Thursday, September 3, 2009

The Ghost of my Imagination

My daughters can easily find themselves frightened. An odd noise, a dark room, and they easily see the materialization of something unseen, of something other, of something frightening. And it doesn't surprise me that this is the case. Their imaginations are flourishing to such a bright and pretty place, it's not wonder the shadows are all the darker.

This morning, while getting my girls in the car for their mom to go get their eyes checked, Luna told me about how her friend, Cheer Rainbow, had a pretend unicorn for a friend. Cheer Rainbow--some sort of a totally ridiculous pony that follows Luna around--is so real to her that she even has her own imaginary friends. Now don't get me wrong, Cheer Rainbow isn't always fun to have around--for example, I regularly have to go and get her from the basement where she gets stuck every so often--but it is delightful to know that there are those with such rich imaginations.

The reflection of that imagination is found at night, with ghosts making sounds or aliens out in the bushes (I should note that there's a part of me that doesn't doubt the sounds could have been ghosts and dreads the thought of little eyes staring back from the bushes). But I find myself jealous of the fear that they experience.

It sounds stupid, because the last thing I want is to be actually afraid. But I used to like making myself scared. I loved camping and fearing what was out there. I loved watching scary movies and finding myself unable to sleep. I loved the dusky nights just before Halloween, reading Ray Bradbury stories and knowing that there is more to our world than I'd like there to be.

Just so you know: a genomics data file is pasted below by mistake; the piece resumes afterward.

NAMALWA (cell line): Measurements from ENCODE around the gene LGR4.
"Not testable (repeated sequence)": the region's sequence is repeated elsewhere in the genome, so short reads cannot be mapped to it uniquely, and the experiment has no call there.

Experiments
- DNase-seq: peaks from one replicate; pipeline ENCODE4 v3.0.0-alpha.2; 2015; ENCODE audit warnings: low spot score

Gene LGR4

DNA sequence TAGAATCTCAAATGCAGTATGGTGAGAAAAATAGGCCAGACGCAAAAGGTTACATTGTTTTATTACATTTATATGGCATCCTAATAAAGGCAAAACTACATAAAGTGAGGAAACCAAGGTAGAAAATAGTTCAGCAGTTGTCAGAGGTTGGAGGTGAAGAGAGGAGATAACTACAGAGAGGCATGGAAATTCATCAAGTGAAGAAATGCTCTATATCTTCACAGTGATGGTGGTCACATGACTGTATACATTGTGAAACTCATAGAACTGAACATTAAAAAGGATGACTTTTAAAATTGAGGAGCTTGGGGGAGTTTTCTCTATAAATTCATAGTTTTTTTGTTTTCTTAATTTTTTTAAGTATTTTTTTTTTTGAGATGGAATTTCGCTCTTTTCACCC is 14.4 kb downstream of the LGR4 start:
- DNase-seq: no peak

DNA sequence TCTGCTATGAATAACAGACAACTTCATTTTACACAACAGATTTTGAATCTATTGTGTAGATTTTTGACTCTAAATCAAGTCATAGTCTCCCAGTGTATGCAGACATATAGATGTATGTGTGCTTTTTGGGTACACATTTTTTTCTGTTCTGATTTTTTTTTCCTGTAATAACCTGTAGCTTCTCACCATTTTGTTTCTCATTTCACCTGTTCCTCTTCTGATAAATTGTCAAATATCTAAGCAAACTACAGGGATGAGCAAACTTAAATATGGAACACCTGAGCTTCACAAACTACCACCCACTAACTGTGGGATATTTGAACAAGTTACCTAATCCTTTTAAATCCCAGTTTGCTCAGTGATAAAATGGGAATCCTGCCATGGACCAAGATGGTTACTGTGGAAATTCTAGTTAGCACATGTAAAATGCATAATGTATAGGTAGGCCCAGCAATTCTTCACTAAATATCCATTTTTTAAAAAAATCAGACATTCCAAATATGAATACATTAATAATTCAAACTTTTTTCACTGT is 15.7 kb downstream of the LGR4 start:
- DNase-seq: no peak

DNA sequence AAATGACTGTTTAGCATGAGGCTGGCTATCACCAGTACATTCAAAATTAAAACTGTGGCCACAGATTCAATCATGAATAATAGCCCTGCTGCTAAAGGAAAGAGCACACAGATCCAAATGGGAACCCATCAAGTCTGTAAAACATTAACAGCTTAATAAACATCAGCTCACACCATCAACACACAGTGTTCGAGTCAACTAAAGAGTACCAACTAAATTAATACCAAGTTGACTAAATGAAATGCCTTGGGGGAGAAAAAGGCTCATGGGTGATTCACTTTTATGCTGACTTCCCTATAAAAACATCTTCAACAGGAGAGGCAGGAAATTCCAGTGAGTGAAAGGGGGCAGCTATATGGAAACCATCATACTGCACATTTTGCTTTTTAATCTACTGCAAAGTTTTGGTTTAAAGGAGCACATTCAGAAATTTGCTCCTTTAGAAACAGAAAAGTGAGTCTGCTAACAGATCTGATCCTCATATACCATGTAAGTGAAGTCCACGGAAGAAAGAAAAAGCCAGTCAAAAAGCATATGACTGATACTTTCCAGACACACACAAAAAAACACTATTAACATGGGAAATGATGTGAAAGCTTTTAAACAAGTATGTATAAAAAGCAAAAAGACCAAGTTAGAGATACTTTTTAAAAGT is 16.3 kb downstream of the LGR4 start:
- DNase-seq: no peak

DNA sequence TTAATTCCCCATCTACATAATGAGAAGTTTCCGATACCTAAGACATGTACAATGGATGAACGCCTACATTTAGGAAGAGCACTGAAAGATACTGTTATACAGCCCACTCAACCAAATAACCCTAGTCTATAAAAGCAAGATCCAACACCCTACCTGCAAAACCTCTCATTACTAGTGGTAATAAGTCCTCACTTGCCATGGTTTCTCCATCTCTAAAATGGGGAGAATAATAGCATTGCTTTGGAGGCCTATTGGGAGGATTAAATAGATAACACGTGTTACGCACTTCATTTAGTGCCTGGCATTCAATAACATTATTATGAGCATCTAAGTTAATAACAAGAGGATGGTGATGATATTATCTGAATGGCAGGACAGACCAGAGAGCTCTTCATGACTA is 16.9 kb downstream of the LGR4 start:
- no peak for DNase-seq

Even as recently as high school (or maybe, sometimes, college), I found myself unable to walk through a dark hallway without putting my fists up. But this past week, my wife and I have been renting horror movies and I have to say that they've done nothing for me.

Can it be that my imagination has withered to the point of not being able to be scared by a horror movie at all? That may not be so surprising, I suppose, as most of today's horror movies rely on gore to disquiet the nerves and that has never affected me much. But shouldn't I be open enough to imagination to have trouble sleeping after seeing a ghost movie while I'm living in a old house that I just moved into? (okay, 1408 was a good movie, and tense, but I slept totally fine)

I can't help but to think that something is lost. It could be that since I am no longer the center of my world, I fear something happening to my family a thousand times more than something happening to myself. I can't stand stories or movies where a kid dies. But I don't get scared, just disturbed and angry at the thought.

I don't want to think that the practical world is so important to me that I can't suspend disbelief long enough to get lost in a movie. Maybe the stories weren't good enough. Maybe the characters weren't convincing. Or, just maybe, my problem is the same problem that prevents me from seeing Cheer Rainbow and her imaginary, imaginary unicorn.

1 comment:

Jane said...

Sometimes we're just so worried about so many things that things like this is not really bothering us anymore. I know your sentiments and thanks for sharing them. Keep up the good postings. By the way, these best gifts that you could give your better-half might interest you too. Thanks and have a nice and fulfilling day.